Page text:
Purpose: Inhibition of the function of the bcl-2 protein has been postulated to sensitize cells to cytotoxic chemotherapy, and thus provides an attractive target for investigative therapies. G3139, a phosphorothioate antisense oligonucleotide targeted to the initiation codon region of the bcl-2 mRNA, is currently being evaluated in several Phase II and Phase III clinical trials. However, the mechanism of action of this molecule appears to depend on a combination of antisense plus nonantisense events. Indeed, the very idea that bcl-2 is a critical target is, at least in part, an extrapolation from experiments in which intracellular bcl-2 protein concentrations have been dramatically increased, yielding chemoresistant cells. Experimental Design: In this work, we down-regulated the expression of bcl-2 protein by 80-90% by two different antisense RNA strategies (antisense RNA and small interfering RNA) in DU145 prostate cancer cells. Results: Even after down-regulation of bcl-2 protein expression by either one of these strategies, the cellular phenotype induced by subsequent G3139 treatment (inhibition of cellular growth and the generation of reactive oxygen species) was essentially identical to that induced in mock-infected or wild-type DU145 cells in which bcl-2 protein expression had not been down-regulated previously. Conclusions: These results strongly suggest that bcl-2 expression in DU145 cells is not strongly associated with the prolife phenotype and that the mechanism by which G3139 produces its cytostatic effects in this cell line is bcl-2 independent.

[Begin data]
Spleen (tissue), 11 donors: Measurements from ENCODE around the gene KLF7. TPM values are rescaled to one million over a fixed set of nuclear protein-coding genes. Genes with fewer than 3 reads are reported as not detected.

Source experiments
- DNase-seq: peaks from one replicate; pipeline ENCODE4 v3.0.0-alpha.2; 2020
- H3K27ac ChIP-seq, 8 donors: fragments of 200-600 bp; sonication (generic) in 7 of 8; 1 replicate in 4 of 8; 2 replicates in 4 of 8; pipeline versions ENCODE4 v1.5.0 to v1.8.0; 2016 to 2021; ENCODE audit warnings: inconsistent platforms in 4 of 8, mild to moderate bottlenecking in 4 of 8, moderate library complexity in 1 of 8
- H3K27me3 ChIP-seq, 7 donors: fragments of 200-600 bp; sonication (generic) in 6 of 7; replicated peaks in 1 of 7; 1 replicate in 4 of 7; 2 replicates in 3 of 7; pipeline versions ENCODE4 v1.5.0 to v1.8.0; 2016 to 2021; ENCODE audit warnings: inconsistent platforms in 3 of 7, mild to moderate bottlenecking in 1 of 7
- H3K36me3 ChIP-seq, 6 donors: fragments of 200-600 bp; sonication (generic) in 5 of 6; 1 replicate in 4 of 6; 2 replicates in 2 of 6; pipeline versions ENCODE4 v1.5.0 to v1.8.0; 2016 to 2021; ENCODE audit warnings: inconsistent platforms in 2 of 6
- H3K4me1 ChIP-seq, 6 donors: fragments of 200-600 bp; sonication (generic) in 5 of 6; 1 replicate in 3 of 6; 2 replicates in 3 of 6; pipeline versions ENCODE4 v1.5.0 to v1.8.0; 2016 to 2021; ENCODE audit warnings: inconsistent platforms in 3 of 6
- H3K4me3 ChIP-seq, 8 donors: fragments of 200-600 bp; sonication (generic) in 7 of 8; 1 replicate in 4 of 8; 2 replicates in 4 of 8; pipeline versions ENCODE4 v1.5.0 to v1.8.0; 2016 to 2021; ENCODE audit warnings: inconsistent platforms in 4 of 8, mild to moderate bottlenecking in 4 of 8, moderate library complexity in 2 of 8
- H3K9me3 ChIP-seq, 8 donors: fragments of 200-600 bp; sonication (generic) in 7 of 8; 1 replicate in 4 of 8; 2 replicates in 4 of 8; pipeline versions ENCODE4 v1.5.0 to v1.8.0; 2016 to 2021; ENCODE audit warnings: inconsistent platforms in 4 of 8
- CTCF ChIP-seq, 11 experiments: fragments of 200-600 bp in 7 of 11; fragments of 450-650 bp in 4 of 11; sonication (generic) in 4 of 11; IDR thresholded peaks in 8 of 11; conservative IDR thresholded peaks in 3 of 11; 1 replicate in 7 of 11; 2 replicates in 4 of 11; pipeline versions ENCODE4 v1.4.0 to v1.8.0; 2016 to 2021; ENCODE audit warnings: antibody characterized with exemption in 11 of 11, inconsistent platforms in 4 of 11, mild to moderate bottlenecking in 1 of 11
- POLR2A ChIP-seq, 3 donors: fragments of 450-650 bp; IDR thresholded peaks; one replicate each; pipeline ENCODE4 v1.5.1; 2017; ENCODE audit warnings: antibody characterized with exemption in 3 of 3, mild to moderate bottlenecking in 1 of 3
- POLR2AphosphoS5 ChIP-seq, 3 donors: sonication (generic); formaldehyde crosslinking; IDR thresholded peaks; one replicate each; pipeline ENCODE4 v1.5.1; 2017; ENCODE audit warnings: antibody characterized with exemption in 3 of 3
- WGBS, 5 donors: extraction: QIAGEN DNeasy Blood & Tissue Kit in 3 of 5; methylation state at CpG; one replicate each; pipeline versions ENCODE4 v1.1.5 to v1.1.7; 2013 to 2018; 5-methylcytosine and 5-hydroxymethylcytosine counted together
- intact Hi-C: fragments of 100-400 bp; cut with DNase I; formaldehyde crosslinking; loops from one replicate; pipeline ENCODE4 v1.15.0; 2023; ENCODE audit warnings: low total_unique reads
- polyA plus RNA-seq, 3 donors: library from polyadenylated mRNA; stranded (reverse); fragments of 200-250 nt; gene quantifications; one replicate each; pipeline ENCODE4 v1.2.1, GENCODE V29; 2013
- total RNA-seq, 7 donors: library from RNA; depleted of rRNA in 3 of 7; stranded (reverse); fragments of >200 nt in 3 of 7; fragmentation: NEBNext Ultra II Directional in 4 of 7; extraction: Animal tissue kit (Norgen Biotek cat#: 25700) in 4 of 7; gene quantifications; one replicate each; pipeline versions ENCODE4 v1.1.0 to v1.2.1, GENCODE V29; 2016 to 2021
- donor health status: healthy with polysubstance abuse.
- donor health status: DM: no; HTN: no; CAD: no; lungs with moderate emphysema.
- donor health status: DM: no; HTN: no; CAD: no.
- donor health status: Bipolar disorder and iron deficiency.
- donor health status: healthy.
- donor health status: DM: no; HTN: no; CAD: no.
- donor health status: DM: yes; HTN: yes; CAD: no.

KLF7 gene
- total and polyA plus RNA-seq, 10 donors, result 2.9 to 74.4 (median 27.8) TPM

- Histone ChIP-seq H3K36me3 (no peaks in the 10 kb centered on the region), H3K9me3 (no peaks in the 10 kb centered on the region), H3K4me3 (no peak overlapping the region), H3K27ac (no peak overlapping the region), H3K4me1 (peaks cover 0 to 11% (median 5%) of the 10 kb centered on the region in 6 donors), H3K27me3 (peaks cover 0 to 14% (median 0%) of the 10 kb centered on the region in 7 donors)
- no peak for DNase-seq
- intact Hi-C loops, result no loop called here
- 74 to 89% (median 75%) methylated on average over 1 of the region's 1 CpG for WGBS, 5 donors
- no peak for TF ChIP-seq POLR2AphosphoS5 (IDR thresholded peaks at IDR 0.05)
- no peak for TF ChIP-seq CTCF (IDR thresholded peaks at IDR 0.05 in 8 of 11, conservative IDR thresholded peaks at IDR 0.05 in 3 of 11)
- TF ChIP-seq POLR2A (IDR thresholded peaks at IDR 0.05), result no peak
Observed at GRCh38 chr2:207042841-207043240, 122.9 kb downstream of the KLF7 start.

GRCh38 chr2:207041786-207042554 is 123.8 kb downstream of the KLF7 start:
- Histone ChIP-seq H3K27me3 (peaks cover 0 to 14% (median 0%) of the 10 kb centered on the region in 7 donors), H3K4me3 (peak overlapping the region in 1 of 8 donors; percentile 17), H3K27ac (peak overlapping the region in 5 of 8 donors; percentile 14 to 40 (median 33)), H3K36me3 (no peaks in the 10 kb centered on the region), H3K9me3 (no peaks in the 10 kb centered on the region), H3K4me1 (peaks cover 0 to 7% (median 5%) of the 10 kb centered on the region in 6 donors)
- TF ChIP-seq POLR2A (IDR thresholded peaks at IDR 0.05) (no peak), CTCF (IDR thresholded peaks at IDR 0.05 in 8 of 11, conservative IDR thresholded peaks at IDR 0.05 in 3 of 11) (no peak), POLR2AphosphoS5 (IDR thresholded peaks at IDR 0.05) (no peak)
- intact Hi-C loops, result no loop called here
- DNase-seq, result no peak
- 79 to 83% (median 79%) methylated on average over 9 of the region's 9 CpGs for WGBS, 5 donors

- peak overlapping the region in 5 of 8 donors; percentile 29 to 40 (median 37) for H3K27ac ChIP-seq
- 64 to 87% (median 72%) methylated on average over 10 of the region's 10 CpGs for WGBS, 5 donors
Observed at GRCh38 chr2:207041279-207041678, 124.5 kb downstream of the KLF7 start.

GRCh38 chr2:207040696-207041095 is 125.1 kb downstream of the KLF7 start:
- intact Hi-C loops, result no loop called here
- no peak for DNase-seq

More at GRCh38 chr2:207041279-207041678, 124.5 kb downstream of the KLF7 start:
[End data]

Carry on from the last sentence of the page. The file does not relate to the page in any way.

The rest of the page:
ASJC Scopus subject areas
- Cancer Research